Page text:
THE opposition Movement for Democratic Change agreed to support Zanu PF’s constitutional amendment after an agreement on a new constitution and cha
nges to repressive legislation, it has emerged.
The MDC took the risky political decision after assurances from South African President Thabo Mbeki — facilitator of talks between Zanu PF and the MDC — two weeks ago that their concerns would be addressed.
Mbeki met with MDC leaders Morgan Tsvangirai and Arthur Mutambara in Pretoria for private briefings on the weekend of September 15/16 before the second reading of the Constitution of Zimbabwe Amendment (No 18) Bill on September 17.
Sources said Mbeki promised the MDC leaders that he would guarantee the new draft constitution which has largely been agreed between the two parties, although its finer details and implementation are still subject to negotiation.
They said Mbeki spoke to President Mugabe by phone during the same weekend and secured guarantees of co-operation on the next phase of the talks. Tsvangirai and Mutambara had met before seeing Mbeki to coordinate their position. Tsvangirai is said to have admitted political risk was inherent in the step they were about to take. Other MDC leaders also agreed it was a risky but necessary adventure.
The next stage of the talks — where the MDC expects to wring significant concessions compared to the piecemeal compromises it has got so far — will deal with the process of introducing the new constitution and amendment of repressive legislation.
The final draft constitution is said to have emerged from a series of initial drafts which were scrutinised by senior lawyers who include former Law Society president Sternford Moyo, Selby Hwacha, Harrison Nkomo and Nokuthula Moyo. The draft is largely based on the government-sponsored document rejected by voters at a referendum in 2000. It has elements from the National Constitutional Assembly and the 2003/2004 proposals by Zanu PF and MDC negotiators Patrick Chinamasa and Welshman Ncube.
The sources said if the final draft is ultimately adopted by the two negotiating parties by October 30, it would then be taken to the party leaders and structures in November and to parliament in December. After that the draft would be kept ready for introduction after the elections in March. The sources said the coming polls would be held under the current Lancaster House constitution as modified by Amendment No 18 and the new one would come into effect on an agreed date after the elections.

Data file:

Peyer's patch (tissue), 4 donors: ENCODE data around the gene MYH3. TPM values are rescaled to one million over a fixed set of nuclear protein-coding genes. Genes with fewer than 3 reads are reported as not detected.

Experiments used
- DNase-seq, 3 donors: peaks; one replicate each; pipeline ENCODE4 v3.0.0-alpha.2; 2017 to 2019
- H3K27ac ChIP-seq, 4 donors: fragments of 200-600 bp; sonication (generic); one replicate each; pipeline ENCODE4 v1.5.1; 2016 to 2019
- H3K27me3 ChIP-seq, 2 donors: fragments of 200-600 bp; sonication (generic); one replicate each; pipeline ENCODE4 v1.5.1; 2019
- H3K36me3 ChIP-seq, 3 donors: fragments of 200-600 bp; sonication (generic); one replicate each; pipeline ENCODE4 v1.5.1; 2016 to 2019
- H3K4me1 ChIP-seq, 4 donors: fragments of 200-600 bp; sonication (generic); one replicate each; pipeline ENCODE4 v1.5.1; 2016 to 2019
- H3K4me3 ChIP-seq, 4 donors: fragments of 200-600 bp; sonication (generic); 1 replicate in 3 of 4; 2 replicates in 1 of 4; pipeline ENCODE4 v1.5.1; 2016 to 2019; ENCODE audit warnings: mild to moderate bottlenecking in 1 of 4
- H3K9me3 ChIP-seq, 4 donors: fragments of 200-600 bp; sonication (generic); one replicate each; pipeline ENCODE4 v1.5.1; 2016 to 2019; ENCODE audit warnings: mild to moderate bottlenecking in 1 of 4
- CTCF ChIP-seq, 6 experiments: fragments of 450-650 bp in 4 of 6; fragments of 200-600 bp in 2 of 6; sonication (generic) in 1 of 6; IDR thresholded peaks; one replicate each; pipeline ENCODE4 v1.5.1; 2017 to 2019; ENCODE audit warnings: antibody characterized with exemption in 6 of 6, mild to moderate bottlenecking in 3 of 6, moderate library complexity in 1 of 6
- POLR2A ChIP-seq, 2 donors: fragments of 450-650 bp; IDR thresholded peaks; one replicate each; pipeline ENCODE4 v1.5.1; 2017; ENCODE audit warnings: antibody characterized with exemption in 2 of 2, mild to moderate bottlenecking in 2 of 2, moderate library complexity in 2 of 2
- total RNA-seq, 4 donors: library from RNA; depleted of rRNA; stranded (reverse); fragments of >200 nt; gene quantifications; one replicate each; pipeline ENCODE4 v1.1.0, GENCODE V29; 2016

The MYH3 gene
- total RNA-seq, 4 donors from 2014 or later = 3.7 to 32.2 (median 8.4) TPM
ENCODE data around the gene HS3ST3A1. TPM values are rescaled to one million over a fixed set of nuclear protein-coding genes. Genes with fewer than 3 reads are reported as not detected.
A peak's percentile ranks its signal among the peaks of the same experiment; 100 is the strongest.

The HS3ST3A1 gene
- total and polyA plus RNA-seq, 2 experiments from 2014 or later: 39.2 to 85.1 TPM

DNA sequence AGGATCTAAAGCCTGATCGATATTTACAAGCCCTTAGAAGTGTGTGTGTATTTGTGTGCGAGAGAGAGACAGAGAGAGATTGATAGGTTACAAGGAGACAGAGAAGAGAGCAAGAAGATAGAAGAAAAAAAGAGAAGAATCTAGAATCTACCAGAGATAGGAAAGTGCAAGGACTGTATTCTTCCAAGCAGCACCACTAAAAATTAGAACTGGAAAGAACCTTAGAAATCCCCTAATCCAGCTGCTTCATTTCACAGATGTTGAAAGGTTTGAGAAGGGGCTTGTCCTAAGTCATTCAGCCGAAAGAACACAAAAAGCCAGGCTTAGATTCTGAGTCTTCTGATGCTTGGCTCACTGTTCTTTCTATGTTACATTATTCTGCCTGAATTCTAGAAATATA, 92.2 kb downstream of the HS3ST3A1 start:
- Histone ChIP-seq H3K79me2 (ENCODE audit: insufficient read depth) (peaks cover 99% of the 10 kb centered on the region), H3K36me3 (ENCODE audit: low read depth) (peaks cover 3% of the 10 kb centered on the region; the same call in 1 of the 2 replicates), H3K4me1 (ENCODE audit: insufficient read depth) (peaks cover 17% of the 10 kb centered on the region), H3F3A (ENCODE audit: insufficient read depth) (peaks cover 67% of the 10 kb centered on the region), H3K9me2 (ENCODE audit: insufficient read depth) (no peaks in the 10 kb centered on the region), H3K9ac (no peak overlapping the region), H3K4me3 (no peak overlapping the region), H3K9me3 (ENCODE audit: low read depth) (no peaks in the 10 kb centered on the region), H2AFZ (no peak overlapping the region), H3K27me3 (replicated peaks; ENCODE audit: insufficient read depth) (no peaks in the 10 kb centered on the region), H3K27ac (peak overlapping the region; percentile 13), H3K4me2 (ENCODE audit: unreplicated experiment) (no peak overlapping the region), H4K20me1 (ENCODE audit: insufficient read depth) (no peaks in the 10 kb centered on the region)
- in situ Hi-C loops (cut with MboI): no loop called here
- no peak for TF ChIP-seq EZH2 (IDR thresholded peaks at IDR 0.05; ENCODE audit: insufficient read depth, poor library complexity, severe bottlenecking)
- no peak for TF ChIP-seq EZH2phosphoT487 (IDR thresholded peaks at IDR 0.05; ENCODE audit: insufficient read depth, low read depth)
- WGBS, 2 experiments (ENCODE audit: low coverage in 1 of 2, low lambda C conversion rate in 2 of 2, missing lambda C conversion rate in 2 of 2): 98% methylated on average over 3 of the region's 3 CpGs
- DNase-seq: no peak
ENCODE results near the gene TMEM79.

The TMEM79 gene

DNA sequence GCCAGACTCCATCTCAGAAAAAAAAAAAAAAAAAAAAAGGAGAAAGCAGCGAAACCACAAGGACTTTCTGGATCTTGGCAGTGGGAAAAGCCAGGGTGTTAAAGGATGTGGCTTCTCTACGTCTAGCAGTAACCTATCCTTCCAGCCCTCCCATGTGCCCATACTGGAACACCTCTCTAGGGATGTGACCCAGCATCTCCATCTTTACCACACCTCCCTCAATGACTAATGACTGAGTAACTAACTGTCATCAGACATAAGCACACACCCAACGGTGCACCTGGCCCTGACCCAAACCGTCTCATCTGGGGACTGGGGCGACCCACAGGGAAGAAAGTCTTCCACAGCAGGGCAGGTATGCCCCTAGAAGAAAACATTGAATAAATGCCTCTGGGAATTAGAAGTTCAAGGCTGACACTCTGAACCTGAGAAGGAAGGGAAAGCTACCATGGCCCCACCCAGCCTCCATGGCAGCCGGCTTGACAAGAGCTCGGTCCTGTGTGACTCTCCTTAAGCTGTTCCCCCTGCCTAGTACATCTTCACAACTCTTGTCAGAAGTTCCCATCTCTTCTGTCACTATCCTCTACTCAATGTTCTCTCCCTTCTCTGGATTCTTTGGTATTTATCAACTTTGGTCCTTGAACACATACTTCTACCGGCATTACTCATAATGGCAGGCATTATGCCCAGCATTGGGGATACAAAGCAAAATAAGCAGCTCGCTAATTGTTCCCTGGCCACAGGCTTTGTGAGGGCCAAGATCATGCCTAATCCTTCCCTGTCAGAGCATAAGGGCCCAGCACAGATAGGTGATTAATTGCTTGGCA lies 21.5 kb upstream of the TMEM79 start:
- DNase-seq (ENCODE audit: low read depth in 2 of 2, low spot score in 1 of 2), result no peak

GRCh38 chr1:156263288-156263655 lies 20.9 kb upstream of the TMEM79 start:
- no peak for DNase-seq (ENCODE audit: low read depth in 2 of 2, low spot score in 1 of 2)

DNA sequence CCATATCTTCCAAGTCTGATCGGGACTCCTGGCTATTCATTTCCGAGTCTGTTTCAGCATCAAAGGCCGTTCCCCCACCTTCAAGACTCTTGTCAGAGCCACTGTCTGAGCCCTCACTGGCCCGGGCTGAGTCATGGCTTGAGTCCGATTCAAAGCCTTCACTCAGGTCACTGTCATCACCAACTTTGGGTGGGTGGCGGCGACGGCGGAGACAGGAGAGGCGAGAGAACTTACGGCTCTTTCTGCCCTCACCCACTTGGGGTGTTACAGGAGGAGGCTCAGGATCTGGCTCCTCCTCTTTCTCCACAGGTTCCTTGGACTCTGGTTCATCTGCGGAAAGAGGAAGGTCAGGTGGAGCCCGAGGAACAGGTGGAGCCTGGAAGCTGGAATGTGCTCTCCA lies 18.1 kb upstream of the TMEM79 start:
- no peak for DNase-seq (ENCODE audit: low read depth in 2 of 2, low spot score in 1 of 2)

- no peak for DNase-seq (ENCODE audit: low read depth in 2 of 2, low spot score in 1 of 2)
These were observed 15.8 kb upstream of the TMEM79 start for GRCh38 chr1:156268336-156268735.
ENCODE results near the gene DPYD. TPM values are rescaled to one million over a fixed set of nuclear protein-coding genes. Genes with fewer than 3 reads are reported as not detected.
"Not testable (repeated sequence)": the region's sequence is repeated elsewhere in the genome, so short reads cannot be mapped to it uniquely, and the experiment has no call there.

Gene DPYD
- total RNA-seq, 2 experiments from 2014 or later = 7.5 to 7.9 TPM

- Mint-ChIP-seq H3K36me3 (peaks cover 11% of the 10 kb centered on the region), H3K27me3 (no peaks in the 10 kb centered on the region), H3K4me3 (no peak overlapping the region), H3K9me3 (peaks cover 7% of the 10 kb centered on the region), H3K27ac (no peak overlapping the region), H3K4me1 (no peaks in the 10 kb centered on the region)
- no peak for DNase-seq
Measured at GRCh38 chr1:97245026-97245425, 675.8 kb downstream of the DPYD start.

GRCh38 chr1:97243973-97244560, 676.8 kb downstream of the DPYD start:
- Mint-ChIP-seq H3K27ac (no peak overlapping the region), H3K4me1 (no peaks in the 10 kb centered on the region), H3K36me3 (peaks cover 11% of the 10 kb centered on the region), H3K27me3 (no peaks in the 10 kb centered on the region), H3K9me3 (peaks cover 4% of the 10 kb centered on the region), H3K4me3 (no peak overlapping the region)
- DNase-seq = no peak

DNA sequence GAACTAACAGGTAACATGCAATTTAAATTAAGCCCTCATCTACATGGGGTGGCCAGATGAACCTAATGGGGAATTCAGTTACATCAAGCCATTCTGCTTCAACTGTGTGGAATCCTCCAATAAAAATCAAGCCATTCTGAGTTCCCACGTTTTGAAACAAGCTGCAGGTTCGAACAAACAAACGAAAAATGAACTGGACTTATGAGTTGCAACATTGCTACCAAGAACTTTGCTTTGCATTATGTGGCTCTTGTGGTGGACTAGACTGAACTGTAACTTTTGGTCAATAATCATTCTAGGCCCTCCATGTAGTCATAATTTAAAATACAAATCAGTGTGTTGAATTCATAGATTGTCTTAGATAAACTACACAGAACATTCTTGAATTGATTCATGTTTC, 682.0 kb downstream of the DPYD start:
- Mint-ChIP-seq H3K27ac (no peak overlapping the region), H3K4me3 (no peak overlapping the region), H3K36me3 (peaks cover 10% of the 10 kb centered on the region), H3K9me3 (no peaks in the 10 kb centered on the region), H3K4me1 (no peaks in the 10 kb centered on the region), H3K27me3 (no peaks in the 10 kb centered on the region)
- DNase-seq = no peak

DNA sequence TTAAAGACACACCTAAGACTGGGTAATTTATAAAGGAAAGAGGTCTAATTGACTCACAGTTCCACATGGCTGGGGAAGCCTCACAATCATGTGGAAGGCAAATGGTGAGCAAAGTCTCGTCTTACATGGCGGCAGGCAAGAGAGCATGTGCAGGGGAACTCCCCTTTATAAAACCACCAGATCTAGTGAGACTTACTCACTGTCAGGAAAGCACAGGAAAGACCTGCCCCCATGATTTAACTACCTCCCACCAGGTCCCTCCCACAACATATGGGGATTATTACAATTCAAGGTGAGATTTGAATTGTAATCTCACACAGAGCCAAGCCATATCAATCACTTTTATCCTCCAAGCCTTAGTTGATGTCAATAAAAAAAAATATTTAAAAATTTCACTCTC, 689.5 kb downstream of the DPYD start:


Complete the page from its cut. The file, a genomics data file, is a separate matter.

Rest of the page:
The MDC was also lured into supporting the amendment last week as it saw the prospects of getting repressive legislation amended or repealed.
Ncube told parliament last week that after the passage of Amendment 18, the negotiating teams would move on to tackle the new constitution, the Electoral Act, the Public Order & Security Act, the Access to Information & Protection of Privacy Act, and sanctions.
“They are on the agenda and we will deal with them,” Ncube said. “We hope that we will find each other around all these issues. When we come back to this House we will come back with a package which includes resolution of all these issues. That is our hope.”
The sources said some of the laws which would be reviewed during talks are the Local Government Act to align it with the constitution on holding joint elections and the Traditional Leaders Act on the role of chiefs whom the MDC complain are partisan.
It was on that basis, the sources said, that Mbeki persuaded the MDC to back Zanu PF’s constitutional amendments in parliament last week. It is said Mbeki assured the MDC that if they supported the reforms, Mugabe would in return make significant concessions.
Although the date of the elections is still up for negotiation, Zanu PF is pushing for polls in March. The MDC wants elections postponed to June but lawyers say this would only be possible if a new constitution comes into effect.